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Health care: universal right or Australian privilege?

By Zoe Stewart - posted Wednesday, 11 May 2016

Last week, for the first time, women in Victoria were able to enter abortion-providing services without fear of harassment and intimidation. The safe access zone legislation is the culmination of a hard-won battle by activists and policy-makers, and is rightly being widely celebrated.

In the same week, the Federal Court in Melbourne heard that a woman, known as S99, was denied access to abortion altogether after she was raped while detained on Nauru at the hands of the Australian Government.

In court, David Nockels, a senior Immigration Department official, explained that, in spite of the medical recommendations of five different senior doctors, this woman was not given access to the surgery she required. The reason for maintaining offshore detention centres, he said, was to prevent refugees and asylum seekers from coming to Australia, even for medical treatment, except under exceptional circumstances. Circumstances that did not include provision of abortion, a service that would be safe and readily available in Australia, for a woman raped while in the custody of our Government.


Abortion is illegal in Nauru. Despite specialists' advice to transfer this woman to Australia for a surgical abortion, she was transferred to Papua New Guinea (PNG), where abortion is also illegal and health services are inadequately equipped to deal with her epilepsy. On Friday, the Federal Court found that Australia had a duty of care to ensure the woman received a safe and legal abortion, though not necessarily in Australia and her fate remains uncertain.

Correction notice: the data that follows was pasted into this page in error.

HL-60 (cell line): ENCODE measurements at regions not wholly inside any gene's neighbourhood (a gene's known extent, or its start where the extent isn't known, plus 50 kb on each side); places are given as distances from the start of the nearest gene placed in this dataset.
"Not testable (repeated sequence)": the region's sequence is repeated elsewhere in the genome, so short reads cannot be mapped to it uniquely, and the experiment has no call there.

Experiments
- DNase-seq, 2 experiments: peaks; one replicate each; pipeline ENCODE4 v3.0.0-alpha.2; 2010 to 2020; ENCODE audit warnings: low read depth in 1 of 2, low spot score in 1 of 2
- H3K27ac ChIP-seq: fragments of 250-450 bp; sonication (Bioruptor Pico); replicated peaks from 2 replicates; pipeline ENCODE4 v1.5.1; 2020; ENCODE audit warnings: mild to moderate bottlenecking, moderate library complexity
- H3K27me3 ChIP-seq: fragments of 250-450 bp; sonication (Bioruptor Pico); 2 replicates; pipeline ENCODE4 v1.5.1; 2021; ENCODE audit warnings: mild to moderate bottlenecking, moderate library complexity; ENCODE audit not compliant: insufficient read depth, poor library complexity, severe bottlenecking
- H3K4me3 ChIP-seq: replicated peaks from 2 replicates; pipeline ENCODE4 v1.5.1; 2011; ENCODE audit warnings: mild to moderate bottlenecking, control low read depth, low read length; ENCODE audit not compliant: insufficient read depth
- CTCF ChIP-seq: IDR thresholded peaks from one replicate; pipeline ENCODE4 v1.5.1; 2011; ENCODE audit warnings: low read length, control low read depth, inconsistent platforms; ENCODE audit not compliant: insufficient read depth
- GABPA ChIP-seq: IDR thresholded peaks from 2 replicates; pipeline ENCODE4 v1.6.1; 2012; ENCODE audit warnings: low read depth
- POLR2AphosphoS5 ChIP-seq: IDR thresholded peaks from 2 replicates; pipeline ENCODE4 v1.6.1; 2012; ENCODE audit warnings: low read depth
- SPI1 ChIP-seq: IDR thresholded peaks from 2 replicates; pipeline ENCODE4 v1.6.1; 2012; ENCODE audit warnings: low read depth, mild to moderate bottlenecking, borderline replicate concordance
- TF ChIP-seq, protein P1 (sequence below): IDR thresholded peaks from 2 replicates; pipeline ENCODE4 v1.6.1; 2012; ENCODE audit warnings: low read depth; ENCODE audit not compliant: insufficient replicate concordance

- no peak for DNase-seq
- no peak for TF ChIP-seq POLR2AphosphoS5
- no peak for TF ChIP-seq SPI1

This is a repeated pattern, with Australia transferring at least two women to PNG after requesting abortions, and a conscious disregard of the legality of the procedure, and that women procuring abortions in PNG face up to seven years' imprisonment. Yesterday, Peter Dutton announced that Abyan, a Somali woman raped on Nauru who subsequently requested an abortion, had given birth. The restriction of the rights of women in Australia's detention centres represents a far cry from the freedom Australian women are currently celebrating for themselves.

Since this federal government was elected, we have seen 14 people die from suicide, inappropriate or inadequate medical attention, and injuries sustained in detention. Omid Masoumali, died in late April, and a 21-year-old woman, Hodan Yasin, is in a critical condition in Brisbane, after delayed evacuations to Australia. Both Hodan and Omid required urgent medical attention after setting themselves on fire. Medical attention that was not available, or not provided, in Nauru.

A 24-year-old Iranian refugee, Hamid Khazaei, died in Brisbane in September 2014, after delayed transfer from Manus Island detention centre. When a skin infection on his leg led to sepsis, he should have been treated with routine antibiotics. Those antibiotics were unavailable at the centre, and his emergency evacuation was delayed by Australian administration and Canberra-based bureaucrats who questioned the judgement of the medical team. His death was preventable.

In their advice to Australian travellers, the Government describes healthcare facilities in PNG, including in Port Moresby, as "poor by Australian standards", and explains that evacuation to Australia is "often the only option for serious illnesses or accidents". Yet, after doctors diagnosed Hamid with sepsis (widely considered an extremely serious illness with a high mortality rate), the decision was made to evacuate him to Port Moresby rather than to Australia, and even that decision was questioned and the response delayed.